Don't Sleep on Warren's 'Underrated' Defense
Photo courtesy of North Carolina State Athletics
Last season’s Suns team was defined by a collective chip on its shoulder that came from different sources.
Gerald Green wasn’t “just a dunker”. Eric Bledsoe wasn’t “just a backup.” P.J. Tucker wasn’t “just a defender.”
All three – along with most of their teammates – showed they had much more to offer. Green was Phoenix’s one-man heat check. Bledsoe flourished as a do-it-all starter. Tucker turned into an analytics dream by adding the corner three to his arsenal.
Phoenix has made a point of identifying under-utilized talent and allowing it to flourish in the desert. They feel the process will repeat itself with TJ Warren.
When the Suns took the North Carolina State standout 14th overall in last week’s draft, the same scouting report seemed to come from multiple talking heads.
“Great scorer. Can he defend?”
Phoenix’s answers: “Definitely. Yes.”
The Suns’ front office and coaching staff already had their list of question marks ready before Warren worked out not once, but twice in the Valley. He had already showed up on the Suns’ scouting radar thanks to his “unique” knack for scoring, which produced nearly 25 points per game in the brutal Atlantic Coast Conference.
Head Coach Jeff Hornacek wanted to see his work on t eh other end of the floor.
“The question for him isn’t the scoring part of it, it’s the defense,” he said at the time.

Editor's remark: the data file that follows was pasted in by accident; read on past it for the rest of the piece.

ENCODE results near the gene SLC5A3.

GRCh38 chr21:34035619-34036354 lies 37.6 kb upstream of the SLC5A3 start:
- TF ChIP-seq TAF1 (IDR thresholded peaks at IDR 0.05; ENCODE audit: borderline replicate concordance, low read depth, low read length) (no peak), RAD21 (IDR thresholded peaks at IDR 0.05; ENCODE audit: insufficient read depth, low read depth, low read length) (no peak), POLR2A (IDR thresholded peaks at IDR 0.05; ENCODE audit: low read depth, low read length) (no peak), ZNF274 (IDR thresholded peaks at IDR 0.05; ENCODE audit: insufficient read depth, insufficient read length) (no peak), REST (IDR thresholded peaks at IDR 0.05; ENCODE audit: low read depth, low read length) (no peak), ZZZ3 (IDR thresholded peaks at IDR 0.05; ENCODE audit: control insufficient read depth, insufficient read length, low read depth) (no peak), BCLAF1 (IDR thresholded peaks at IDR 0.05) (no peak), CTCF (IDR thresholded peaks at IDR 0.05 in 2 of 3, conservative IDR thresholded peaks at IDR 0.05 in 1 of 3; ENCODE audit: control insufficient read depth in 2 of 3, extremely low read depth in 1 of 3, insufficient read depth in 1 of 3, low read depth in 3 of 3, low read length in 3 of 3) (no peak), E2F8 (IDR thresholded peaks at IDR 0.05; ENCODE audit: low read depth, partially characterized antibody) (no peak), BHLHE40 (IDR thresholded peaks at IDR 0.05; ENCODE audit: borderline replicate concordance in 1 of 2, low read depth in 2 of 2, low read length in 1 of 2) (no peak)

Warren knew he’d need to address that to cement his status as a borderline lottery pick. He made a point of attacking his defensive assignment in the scrimmage portions of the workout, using the same combination of speed and size that gives him such an advantage on the offensive end.
That made it even less of a debate to select Warren when the Suns were on the clock at No. 14 last Thursday.
“In one of our drills, it was a mix [of matchups],” Hornacek said. “One time he guarded a point guard. Next time it was a forward. The next time it was a center who tried to back him down.”
“He stopped all three of them.”
Again, Warren’s physique lends above-average potential on defense. He made a point to shed double-digit pounds heading into his sophomore season at N.C. State, but he’s retained the natural solidness of his frame. Combine that with his height (6-8), and it’s doubtful any small forwards will attempt to back him down, much less be successful.
He’s equally prepared for speedier counterparts. At the NBA Draft Combine in Chicago, Warren tied for second among small forwards in the lane agility drill, ahead of supposedly more athletic prospects such as Duke’s Rodney Hood and Syracuse’s Jerami Grant. Ditto in the shuttle run (second).
It helps that those physical tools are backed up by his desire to prove he’s more than “just a scorer.”
“I’m just going to bring 100 percent effort on the defensive end,” Warren said. “I feel like I’m pretty underrated on the defensive end.”